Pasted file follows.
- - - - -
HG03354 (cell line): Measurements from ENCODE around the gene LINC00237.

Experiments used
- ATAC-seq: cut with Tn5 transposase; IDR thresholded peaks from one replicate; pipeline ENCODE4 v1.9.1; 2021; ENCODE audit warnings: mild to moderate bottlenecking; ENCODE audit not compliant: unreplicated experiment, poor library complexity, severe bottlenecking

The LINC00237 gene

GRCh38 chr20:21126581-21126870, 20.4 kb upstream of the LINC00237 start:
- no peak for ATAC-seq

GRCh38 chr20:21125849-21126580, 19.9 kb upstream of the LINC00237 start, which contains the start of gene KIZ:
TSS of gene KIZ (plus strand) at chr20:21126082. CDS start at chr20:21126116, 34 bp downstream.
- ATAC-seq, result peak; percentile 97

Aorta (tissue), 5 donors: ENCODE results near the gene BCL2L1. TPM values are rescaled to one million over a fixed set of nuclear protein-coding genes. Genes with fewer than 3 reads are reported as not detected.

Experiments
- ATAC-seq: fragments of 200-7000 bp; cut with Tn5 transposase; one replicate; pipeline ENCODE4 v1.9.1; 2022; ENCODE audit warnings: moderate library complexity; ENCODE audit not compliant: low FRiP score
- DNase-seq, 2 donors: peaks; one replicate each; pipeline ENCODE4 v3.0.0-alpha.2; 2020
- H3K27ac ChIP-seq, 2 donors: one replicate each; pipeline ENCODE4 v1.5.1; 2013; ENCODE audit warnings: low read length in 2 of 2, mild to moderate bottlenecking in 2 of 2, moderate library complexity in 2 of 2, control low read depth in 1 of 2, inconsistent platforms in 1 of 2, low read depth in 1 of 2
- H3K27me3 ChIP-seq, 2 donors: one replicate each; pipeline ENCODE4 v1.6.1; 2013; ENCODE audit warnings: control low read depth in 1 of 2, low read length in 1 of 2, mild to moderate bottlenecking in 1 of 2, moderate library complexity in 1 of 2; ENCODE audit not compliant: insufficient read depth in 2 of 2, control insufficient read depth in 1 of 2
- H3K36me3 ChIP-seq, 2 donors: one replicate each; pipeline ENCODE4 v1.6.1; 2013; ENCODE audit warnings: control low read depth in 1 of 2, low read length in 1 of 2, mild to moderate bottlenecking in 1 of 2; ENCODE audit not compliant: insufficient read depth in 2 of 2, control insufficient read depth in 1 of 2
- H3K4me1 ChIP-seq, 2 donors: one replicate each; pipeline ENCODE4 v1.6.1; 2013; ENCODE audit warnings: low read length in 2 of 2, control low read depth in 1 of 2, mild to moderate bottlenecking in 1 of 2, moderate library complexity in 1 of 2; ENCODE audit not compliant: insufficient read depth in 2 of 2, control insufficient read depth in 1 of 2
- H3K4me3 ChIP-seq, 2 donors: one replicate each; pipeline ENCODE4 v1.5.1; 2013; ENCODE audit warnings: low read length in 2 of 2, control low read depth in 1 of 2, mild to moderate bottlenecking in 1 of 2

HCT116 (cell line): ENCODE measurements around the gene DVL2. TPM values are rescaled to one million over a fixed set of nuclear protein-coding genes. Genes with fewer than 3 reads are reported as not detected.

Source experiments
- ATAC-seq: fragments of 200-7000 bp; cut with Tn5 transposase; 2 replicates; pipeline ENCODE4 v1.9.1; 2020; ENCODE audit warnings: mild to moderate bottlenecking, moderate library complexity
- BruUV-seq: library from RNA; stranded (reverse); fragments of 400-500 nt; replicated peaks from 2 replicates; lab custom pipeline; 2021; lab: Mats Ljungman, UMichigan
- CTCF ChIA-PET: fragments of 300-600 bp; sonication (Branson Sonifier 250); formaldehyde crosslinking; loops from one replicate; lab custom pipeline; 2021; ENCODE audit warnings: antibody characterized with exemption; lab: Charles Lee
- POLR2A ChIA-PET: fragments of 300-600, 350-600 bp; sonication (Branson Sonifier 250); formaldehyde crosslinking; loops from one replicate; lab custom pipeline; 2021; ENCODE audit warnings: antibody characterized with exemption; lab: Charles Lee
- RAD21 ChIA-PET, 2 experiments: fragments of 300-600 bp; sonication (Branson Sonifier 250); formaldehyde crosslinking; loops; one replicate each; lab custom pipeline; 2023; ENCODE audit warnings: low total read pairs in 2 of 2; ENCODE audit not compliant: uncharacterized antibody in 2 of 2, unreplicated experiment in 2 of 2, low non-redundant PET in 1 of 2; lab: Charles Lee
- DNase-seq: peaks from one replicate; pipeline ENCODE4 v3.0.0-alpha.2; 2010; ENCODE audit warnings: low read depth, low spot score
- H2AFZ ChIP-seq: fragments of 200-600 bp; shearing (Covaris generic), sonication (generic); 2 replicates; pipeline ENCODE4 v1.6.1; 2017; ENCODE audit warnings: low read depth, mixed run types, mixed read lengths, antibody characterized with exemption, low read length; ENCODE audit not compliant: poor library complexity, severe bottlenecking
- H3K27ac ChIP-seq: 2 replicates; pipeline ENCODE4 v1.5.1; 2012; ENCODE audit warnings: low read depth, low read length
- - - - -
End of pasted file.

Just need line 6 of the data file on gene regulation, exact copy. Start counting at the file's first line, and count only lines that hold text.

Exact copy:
- no peak for ATAC-seq